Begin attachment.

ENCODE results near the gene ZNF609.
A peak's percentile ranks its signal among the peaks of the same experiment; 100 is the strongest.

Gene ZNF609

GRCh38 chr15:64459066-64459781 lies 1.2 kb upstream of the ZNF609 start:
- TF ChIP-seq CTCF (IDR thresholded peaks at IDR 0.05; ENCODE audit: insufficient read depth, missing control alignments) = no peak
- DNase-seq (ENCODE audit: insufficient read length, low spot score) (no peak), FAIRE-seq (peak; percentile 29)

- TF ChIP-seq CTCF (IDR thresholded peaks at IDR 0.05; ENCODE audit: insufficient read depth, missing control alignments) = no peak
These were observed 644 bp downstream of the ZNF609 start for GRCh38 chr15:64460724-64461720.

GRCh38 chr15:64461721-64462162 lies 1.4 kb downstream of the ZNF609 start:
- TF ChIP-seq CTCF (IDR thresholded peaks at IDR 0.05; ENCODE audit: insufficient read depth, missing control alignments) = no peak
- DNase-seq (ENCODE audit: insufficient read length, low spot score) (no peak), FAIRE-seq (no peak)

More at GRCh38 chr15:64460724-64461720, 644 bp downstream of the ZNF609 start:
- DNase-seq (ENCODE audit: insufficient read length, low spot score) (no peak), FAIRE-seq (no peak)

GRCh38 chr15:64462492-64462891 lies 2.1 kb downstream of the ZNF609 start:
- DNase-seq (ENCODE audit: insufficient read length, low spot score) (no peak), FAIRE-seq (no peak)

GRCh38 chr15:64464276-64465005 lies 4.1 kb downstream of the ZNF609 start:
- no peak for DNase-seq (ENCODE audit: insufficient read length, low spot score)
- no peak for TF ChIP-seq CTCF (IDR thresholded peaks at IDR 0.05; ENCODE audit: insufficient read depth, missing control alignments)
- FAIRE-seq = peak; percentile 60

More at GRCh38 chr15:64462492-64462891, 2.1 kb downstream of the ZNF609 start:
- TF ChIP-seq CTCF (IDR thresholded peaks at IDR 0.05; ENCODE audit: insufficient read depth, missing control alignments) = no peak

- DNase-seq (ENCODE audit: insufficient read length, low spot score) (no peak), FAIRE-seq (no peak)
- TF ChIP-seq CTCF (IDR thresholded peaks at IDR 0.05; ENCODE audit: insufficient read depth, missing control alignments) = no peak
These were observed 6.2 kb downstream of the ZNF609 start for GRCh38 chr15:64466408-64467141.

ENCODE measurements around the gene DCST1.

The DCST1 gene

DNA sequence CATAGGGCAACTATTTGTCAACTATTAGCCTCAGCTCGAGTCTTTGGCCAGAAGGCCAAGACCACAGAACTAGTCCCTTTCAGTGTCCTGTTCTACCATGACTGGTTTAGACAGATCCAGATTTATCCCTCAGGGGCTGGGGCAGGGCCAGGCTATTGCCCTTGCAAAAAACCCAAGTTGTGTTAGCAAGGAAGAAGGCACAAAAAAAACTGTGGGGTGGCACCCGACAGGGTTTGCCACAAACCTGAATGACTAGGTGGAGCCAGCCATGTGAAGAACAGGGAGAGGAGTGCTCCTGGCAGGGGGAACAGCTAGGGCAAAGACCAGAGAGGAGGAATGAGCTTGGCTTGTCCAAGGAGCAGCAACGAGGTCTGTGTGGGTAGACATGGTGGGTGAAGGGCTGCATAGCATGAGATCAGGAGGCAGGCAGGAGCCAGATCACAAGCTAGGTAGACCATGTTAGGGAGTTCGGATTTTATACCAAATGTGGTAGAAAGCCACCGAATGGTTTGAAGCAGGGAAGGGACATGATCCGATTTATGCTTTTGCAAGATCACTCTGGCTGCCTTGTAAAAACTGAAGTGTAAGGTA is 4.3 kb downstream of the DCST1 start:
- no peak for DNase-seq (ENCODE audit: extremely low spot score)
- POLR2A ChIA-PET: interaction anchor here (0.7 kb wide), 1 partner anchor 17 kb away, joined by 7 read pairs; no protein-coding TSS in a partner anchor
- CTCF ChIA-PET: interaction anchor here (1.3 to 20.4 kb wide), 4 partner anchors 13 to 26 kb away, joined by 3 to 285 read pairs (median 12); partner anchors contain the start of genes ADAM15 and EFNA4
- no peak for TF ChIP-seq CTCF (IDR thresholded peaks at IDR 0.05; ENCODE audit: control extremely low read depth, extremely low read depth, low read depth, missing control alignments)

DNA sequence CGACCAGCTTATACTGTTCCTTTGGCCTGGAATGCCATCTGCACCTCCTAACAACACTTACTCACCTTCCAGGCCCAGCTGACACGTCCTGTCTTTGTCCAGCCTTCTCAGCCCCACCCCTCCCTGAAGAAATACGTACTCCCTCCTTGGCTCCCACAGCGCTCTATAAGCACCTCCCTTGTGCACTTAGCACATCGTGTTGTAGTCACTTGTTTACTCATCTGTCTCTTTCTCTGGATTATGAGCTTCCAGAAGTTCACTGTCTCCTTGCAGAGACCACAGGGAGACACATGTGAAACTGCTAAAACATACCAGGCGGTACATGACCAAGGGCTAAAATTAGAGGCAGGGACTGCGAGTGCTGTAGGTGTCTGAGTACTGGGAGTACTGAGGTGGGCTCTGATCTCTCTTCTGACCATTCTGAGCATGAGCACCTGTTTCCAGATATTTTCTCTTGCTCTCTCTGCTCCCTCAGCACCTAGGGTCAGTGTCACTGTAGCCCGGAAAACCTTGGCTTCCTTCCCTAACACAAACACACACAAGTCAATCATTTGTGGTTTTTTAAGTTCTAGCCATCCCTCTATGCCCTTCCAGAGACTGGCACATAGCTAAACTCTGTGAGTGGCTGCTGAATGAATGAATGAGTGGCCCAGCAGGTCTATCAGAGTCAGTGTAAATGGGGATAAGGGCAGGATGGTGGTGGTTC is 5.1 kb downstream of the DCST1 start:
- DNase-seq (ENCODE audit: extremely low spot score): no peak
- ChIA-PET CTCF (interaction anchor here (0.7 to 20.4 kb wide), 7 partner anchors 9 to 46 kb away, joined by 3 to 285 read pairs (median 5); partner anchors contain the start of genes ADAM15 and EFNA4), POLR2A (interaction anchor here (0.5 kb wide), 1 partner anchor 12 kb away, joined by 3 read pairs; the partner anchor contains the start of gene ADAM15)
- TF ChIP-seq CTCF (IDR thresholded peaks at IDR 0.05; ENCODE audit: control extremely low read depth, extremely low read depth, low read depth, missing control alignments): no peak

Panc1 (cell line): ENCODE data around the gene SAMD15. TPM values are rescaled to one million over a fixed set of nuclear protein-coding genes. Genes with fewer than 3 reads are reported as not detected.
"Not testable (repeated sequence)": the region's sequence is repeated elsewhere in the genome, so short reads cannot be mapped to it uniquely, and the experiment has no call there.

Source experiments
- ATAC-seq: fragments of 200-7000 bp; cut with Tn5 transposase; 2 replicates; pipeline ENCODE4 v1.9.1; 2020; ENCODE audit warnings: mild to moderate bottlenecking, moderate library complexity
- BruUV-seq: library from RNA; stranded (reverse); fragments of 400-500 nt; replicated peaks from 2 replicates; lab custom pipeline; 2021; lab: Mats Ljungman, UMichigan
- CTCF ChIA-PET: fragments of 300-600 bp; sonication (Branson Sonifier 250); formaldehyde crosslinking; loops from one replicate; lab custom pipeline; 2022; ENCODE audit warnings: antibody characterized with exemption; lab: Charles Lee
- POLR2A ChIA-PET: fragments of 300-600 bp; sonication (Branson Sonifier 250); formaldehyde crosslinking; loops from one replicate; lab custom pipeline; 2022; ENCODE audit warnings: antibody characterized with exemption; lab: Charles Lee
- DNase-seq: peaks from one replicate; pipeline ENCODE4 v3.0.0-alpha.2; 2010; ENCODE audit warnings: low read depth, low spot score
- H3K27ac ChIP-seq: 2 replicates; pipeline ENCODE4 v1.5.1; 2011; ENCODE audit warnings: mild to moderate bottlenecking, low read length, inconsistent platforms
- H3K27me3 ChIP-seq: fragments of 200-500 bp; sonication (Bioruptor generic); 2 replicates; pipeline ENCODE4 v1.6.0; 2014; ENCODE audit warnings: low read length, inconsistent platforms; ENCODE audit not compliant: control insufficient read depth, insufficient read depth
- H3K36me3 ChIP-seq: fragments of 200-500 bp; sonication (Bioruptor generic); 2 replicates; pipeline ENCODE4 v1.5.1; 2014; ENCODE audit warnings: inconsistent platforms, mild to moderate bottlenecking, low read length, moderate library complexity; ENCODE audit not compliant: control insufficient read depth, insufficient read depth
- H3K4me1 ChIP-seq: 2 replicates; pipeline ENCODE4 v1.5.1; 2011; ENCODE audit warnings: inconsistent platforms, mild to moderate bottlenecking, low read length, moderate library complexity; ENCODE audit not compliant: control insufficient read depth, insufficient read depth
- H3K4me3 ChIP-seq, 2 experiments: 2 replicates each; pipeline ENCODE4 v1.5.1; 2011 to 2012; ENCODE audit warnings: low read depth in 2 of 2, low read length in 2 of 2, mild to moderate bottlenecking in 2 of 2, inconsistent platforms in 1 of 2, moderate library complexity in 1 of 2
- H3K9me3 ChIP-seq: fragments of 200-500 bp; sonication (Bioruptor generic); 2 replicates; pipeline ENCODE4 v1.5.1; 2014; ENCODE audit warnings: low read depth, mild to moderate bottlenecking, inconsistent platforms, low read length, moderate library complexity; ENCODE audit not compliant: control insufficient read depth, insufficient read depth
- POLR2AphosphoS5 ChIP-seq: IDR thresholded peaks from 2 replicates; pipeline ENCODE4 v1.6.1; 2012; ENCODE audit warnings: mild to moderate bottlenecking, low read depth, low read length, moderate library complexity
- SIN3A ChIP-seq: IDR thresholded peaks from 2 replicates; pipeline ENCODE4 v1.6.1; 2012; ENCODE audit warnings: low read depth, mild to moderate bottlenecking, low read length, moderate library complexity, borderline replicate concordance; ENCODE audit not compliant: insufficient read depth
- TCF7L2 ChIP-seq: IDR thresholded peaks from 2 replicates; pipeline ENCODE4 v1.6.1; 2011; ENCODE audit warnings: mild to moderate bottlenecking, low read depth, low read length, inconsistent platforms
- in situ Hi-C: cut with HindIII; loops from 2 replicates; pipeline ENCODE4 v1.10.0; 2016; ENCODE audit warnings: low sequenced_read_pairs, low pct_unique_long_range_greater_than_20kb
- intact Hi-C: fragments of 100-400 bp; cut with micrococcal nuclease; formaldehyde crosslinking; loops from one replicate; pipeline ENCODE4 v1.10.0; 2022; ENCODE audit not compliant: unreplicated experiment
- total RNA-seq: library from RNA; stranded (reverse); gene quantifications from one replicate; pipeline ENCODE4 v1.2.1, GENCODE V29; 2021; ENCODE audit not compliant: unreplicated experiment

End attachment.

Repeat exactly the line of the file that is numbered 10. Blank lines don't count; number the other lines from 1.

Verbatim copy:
- TF ChIP-seq CTCF (IDR thresholded peaks at IDR 0.05; ENCODE audit: insufficient read depth, missing control alignments) = no peak